After nearly a full year of searching for a new member, the Capital Athletic Conference received some welcomed news on Wednesday.
Christopher Newport (Va.) University president Paul Trible and director of athletics C.J. Woollum made the school's switch to the CAC official at a news conference.
The move was expected to happen eventually. Just two months ago, CNU notified the USA South Athletic Conference of its intention to withdraw as a member and pursue membership in the CAC. The CAC, which includes York College, has been looking for new members since May 2011, when Stevenson and Hood notified the conference they were leaving for the Middle Atlantic Conference following the 2011-2012 school year.
"There is a stat I got from somebody in (CNU's) conference. From the last five calendar years, they won 87 percent of their (USA South Athletic) Conference games," CAC commissioner Tom Byrnes said by phone Wednesday. "That either means they're fabulous or their conference isn't fabulous. Either way, we're bringing in a strong team like CNU that's going to be at the top of the (CAC)."
Christopher Newport became a member of the Dixie Intercollegiate Athletic Conference in 1972. The Captains have continued as a full member since the league changed its name to the USA South Athletic Conference in 2003.
All of CNU's athletic programs except football will compete in the CAC beginning in the fall of 2013. The football program will remain an affiliate member of USA South through the 2015 season, or join the CAC if the league begins sponsoring football before that time.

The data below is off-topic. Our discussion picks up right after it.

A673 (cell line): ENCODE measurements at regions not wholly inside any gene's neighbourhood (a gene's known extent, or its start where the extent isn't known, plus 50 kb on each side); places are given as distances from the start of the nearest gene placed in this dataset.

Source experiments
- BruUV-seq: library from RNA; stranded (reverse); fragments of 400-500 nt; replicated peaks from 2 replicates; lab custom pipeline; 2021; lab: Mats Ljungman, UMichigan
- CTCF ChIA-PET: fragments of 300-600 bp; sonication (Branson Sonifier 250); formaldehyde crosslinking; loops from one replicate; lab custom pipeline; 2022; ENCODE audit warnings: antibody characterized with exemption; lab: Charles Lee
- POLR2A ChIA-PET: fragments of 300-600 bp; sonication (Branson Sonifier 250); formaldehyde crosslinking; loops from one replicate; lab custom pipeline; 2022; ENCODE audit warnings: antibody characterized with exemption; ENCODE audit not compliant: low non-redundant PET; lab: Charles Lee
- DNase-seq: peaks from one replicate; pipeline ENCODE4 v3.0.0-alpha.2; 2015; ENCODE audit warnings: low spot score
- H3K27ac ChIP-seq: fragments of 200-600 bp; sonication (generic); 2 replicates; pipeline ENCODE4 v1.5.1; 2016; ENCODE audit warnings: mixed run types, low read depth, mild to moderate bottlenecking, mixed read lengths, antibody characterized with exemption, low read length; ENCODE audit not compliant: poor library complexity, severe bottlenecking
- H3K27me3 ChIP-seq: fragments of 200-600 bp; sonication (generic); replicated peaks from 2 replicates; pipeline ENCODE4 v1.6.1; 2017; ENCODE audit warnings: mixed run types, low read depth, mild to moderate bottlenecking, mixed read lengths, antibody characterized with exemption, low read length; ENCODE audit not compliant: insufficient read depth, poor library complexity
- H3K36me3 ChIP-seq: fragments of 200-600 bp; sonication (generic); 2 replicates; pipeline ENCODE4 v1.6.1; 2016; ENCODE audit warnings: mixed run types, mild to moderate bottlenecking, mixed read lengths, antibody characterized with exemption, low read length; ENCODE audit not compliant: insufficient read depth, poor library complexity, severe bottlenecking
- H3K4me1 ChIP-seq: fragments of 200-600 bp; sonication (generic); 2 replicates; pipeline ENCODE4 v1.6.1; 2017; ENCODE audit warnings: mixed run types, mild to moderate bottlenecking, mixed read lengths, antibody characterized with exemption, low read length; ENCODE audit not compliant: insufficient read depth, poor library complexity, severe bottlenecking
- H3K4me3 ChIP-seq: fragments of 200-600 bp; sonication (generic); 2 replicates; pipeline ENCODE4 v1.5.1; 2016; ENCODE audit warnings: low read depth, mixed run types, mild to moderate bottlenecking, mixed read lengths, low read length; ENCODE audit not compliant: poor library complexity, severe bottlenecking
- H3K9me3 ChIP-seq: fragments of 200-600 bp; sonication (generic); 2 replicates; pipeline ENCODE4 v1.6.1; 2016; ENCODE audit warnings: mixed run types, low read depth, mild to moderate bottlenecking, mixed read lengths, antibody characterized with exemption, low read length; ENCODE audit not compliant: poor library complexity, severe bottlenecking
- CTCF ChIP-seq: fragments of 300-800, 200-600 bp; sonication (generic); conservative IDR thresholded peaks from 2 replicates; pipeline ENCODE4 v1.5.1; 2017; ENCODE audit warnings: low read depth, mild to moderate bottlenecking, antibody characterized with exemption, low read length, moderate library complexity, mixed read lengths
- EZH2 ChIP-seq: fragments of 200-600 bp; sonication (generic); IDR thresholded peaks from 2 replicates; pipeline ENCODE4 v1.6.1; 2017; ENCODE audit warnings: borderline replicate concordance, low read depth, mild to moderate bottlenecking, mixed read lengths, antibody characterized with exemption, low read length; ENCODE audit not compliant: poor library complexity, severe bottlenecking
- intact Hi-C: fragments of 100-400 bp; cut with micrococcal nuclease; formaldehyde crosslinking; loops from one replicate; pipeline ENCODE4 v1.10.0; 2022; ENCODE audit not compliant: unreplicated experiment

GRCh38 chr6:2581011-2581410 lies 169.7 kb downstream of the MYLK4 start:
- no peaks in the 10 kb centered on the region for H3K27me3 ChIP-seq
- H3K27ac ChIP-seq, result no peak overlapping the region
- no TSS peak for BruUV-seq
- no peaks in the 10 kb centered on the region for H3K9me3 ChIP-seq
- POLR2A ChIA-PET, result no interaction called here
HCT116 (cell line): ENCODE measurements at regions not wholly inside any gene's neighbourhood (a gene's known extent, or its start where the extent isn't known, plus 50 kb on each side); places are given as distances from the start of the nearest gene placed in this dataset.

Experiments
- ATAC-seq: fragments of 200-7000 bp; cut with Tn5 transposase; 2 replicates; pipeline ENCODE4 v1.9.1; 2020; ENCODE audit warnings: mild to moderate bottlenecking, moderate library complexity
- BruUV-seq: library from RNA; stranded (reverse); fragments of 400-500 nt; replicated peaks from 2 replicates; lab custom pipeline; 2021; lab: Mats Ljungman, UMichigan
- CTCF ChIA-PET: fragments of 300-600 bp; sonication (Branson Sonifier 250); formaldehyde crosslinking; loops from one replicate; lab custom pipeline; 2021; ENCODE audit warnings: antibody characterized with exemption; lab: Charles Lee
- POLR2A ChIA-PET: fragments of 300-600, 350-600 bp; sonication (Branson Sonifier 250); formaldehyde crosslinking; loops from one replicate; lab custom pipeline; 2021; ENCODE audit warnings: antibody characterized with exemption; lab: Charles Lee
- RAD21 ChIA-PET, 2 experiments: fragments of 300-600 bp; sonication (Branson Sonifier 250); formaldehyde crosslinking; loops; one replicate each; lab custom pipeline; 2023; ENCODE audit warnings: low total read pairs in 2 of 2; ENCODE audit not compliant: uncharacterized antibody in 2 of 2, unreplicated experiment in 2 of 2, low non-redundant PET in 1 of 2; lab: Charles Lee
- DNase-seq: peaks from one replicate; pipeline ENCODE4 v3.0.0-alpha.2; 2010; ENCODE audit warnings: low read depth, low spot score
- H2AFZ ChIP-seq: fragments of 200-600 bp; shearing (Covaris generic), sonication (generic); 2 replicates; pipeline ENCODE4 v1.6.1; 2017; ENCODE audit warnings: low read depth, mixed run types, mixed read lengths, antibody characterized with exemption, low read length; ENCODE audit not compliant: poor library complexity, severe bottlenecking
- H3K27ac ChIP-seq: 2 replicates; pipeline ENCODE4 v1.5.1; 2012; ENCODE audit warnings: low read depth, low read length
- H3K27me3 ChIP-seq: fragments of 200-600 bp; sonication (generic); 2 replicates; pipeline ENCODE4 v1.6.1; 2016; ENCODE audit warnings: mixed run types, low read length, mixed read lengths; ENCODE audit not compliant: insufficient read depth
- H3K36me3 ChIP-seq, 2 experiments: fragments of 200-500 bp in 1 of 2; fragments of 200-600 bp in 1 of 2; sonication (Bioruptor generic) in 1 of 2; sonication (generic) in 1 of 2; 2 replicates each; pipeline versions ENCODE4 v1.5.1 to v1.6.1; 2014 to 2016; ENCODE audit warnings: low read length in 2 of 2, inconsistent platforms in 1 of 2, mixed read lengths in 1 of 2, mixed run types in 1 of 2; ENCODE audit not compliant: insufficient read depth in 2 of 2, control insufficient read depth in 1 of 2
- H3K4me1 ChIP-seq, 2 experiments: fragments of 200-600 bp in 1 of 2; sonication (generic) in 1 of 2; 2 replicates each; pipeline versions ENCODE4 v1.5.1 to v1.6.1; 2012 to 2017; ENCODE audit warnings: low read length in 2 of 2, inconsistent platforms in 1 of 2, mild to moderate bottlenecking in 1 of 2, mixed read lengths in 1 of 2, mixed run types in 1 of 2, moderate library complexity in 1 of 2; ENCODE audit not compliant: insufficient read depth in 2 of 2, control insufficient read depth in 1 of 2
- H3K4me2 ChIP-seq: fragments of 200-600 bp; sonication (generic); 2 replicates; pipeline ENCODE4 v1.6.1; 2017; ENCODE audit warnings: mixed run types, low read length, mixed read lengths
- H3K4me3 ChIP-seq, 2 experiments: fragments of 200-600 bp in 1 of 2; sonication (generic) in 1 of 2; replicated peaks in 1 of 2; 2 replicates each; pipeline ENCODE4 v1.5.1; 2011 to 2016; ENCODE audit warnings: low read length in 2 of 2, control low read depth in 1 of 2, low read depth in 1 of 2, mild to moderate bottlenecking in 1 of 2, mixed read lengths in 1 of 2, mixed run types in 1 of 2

Travel: The addition of CNU now gives the CAC eight total members, joining York College, Mary Washington, St. Mary's, Salisbury, Frostburg State, Marymount and Wesley.
Christopher Newport will be the third CAC school located in Virginia, alongside Mary Washington and Marymount. For York College, that could mean increased travel costs compared to those they encountered with departing Stevenson and Hood, which are both located in Maryland.
"Obviously it was a significant consideration for the conference as a whole to expand our footprint," said Paul Saikia, York College's assistant dean for athletics and recreation. "Yes. There are financial implications. As a unified group we decided it was the right thing to do."
Not done looking: Byrnes said the conference may not be done looking for additional schools since some sports could still lose their automatic bids to NCAA Division III postseason tournaments.
A sport needs at least seven teams in order to receive an automatic bid. By adding CNU, the CAC avoided possibly losing automatic bids in field hockey, baseball and men's and women's tennis.
But there are still five sports in the CAC with under seven members. That includes swimming (six), indoor track and field (six), softball (six), outdoor track and field (six) and men's golf (four). Under NCAA rules, once Stevenson and Hood leave the CAC in July 2012, the conference will have two years to find replacements before losing automatic bids.
"We're always weighing options related to how can we help us," Byrnes said. "But it's not just we want to take somebody because it's a nice round number."
-- Reach John Walk at 505-5406 or jwalk@york dispatch.com or follow on Twitter @JohnKWalk.